Sixty students attended Student Senate’s Town Hall November 5 to discuss parking, food, green initiatives, financial aid, and program elimination with a panel of administrators.
“We’re in the second year of a two-year strategic plan,” said Dr. Michael Droge, president of Park University. “We’re hoping to have our 5-year plan in place by 2012. Basically, the plan determines what Park wants to be when Park grows up, over the next few years at least.”
The strategic plan includes optimizing the physical resources of each campus.
“The Master Plan committee will deal with modifying existing buildings and whether we need new facilities,” said Thimios Zaharopoulos, interim provost and vice president of academic affairs. “It deals with parking, classrooms, and unused and underused halls like Hawley Hall and Herr House.”
Zaharopoulos said each of the strategic planning committees will have student representation, most likely from Student Senate.
“Those committees aren’t going into a room and cooking up a plan and that’s it,” said Dr. Droge. “It will be interactive, with web and Senate and surveys. Students will be involved.”
Besides investigating physical campus improvements, the strategic plan deals with improving curriculum to insure each student graduates with a global perspective, as well as streamlining the offered programs.
“It’s a state initiative to examine under performing degree programs,” said Dr. Droge. “At Park, it’s our initiative to do reviews of every program. Does anyone enroll in it? Do they graduate? What is the cost-benefit ratio?”
One recently reviewed program that won’t be cut is the legal studies major. Dr. Droge said the major won’t be cut because it has been helpful for pre-law students and doesn’t cost the school anything. However, Park also will not be investing additional resources and marketing into the program, as it is not a required prerequisite for law school. A less fortunate degree was the recently eliminated theater major.
“The major only existed for a couple years,” Zaharopoulos said. “Now it’s a minor again. We only had 11 students in the major, so the faculty asked that we cut it to a minor. We plan to help the program as a minor, especially as the BA now requires one. Theater teaches a number of skills, and we intend for it to compliment an education.”
Other recently eliminated degrees include bachelor of arts degrees in the science department, which have been replaced by bachelor of science degrees. According to Dr. Droge, proposed additions to the degree offerings include a bachelor of arts in nursing and a liberal studies major called university interdisciplinary studies, intended as a secondary major for transfer students with too many electives from other institutions.
It’s not just the academic departments that have money worries, however. Students have filed more than twice as many special circumstances aid requests as last year, according to Carla Boren, director of student financial services,
“We do have a healthy endowment and we have been working on developing an internal fund,” said Boren. “There is an application website open. Donors have all sorts of requests as far as major, ethnicity, and geographics. We have to be good stewards and balance what we’re giving. You as students should also be looking for outside resources.”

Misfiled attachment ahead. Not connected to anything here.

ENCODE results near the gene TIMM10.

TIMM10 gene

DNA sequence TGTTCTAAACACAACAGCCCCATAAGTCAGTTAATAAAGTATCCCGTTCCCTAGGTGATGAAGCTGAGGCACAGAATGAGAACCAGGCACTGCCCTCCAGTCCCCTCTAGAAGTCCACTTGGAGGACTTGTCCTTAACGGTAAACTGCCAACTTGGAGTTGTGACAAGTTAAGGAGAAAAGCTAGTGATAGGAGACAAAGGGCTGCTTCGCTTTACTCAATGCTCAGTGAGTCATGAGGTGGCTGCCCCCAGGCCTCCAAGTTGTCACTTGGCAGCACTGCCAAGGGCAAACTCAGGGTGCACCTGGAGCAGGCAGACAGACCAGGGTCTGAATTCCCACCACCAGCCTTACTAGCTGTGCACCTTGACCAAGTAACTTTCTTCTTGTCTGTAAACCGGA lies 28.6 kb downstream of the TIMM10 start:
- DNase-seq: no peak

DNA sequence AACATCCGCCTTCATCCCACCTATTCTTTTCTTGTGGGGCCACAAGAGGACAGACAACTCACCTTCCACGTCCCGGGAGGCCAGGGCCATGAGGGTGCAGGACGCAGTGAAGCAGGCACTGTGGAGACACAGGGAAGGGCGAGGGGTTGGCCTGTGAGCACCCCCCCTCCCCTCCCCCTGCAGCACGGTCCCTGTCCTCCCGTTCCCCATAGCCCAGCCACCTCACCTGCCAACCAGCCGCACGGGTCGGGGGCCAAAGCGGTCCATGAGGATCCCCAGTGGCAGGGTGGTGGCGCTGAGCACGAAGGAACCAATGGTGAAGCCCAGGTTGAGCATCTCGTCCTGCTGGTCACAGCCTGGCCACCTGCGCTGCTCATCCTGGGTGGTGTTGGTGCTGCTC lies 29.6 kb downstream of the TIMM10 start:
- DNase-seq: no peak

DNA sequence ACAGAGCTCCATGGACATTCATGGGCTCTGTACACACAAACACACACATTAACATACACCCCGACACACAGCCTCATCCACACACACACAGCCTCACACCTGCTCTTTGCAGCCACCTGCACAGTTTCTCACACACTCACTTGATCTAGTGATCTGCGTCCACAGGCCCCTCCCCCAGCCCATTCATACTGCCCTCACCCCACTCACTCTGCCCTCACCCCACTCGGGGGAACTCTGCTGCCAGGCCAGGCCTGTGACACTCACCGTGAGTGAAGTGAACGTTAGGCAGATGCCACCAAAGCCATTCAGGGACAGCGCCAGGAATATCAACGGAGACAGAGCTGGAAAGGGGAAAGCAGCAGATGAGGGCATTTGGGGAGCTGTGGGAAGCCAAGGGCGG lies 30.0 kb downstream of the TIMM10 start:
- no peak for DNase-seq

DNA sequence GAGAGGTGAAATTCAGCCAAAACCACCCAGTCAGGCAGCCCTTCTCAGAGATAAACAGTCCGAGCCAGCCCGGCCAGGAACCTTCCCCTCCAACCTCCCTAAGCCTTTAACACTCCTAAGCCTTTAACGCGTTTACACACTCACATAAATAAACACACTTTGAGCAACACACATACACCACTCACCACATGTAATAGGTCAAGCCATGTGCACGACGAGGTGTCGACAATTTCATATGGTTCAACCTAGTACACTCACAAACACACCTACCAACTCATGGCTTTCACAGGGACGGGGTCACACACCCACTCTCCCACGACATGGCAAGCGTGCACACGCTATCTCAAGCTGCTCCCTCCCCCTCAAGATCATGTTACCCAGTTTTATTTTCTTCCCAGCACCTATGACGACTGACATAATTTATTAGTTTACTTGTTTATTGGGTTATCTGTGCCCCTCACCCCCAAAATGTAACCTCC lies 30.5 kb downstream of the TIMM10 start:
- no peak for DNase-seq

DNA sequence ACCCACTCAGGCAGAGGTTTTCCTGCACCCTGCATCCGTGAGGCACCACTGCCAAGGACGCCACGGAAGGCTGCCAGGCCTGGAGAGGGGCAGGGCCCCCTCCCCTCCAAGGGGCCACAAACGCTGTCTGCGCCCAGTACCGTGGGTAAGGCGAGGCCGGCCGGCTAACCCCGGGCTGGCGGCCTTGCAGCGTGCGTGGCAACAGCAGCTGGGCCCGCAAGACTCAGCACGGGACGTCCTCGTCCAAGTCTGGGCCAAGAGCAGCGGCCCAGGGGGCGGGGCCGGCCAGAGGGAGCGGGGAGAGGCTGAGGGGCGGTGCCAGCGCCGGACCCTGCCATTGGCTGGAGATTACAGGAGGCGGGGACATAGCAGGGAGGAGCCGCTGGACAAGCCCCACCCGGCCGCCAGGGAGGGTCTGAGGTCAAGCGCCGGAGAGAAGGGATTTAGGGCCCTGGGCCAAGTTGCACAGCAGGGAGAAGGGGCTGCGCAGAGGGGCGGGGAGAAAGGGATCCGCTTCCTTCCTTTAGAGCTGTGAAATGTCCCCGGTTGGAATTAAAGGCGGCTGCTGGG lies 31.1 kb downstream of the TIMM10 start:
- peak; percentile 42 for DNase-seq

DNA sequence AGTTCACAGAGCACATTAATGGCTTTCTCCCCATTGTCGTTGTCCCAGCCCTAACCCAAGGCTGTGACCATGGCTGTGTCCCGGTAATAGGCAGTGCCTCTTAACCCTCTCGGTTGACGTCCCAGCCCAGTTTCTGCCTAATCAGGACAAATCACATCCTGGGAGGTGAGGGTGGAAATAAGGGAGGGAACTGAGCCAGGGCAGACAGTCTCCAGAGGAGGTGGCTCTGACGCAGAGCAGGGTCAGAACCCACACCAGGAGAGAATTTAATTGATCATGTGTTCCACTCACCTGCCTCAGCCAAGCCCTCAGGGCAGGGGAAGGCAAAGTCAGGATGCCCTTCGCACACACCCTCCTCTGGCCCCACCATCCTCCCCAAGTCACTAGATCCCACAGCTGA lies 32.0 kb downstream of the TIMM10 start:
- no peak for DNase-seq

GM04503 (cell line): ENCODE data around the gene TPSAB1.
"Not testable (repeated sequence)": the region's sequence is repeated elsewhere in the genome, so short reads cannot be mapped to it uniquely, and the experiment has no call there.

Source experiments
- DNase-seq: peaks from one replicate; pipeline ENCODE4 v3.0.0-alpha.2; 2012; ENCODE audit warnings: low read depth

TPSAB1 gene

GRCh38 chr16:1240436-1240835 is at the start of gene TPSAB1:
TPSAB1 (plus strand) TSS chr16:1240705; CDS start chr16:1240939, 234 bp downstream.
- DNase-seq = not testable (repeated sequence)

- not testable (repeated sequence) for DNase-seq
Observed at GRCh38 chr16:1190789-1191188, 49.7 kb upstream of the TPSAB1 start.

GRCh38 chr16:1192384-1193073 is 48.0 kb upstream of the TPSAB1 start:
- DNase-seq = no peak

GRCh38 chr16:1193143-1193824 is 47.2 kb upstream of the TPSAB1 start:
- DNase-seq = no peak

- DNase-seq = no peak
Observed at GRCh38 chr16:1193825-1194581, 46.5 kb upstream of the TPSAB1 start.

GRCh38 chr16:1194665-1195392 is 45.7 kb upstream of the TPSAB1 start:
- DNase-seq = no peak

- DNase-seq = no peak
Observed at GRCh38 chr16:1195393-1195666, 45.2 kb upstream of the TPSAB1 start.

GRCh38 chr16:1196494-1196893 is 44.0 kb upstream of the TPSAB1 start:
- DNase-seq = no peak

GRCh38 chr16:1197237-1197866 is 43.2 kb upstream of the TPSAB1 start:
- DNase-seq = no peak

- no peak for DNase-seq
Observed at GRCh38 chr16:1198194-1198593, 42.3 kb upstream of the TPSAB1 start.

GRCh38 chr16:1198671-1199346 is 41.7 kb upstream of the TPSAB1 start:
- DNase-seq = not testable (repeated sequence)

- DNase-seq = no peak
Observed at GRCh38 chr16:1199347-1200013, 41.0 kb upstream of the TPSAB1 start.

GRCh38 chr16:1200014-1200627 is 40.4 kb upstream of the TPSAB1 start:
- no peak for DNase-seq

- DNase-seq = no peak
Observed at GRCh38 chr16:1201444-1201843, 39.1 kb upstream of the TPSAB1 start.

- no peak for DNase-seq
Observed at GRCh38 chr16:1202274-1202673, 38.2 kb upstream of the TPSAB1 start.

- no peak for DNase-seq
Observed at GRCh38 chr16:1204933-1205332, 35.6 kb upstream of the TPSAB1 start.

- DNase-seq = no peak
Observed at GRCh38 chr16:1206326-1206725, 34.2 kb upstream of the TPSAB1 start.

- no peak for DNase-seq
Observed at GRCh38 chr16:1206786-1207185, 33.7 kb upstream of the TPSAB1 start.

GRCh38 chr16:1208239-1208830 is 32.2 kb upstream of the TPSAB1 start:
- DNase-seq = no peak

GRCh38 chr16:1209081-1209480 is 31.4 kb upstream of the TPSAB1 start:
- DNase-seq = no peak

Dr. Droge said most students have an average of a 37% reduction on tuition because of scholarships.
Boren said about 3-5% of Park’s endowment is spent on scholarships each year, in order to let the majority of the funds continue to earn interest and fund the next year’s scholarships. The endowment is made up of donations to the university. The office of university advancement is fundraising donations from alumni to expand the endowment.
“I went to school on need-based scholarships, so I understand,” said Dr. Droge. “Students are the best ambassadors for the university. There will be opportunities for students to tell their stories so donors understand the benefits we’ll get from those donations.”
Dr. Droge advised any students who wish to help with fundraising efforts to contact the office of university advancement.
Boren said the financial aid department is doing what it can to support students who don’t qualify for need-based aid but whose parents aren’t paying either. She encouraged students to visit the financial aid office to ask for help when they need it.
“Unfortunately, until you are 24, an orphan or veteran, or have been abused as verified by a third party, you’re a dependent student,” said Boren. “We can’t make a parent pay a bill. We do have to have the data. That’s where you come in and tell us what your needs are. We want you to be here!”
Student senators noted that the rising cost of room and board, as well as the mandatory meal plan for residential students, has resulted in many more commuter students than in the past.
Zaharopoulos agreed that student opinions would be listened to for cafeteria and meal plan improvement.
“The issue is more complex than it seems,” said Zaharopoulos. “It’s an issue that affects staff and faculty, too. But it sounds like we’re losing students and we will be following up on that.”
The room and board rates are not yet decided on for next year, nor are tuition rates. Dr. Droge said the rates will raise, but he doesn’t expect it to be a huge impact on students. He will be at the Student Senate meeting on Friday, November 19 at 12:30pm in the Louise Morden Board Room to hear student opinions before making a final decision.
Published in The Stylus Newspaper, 19 November 2010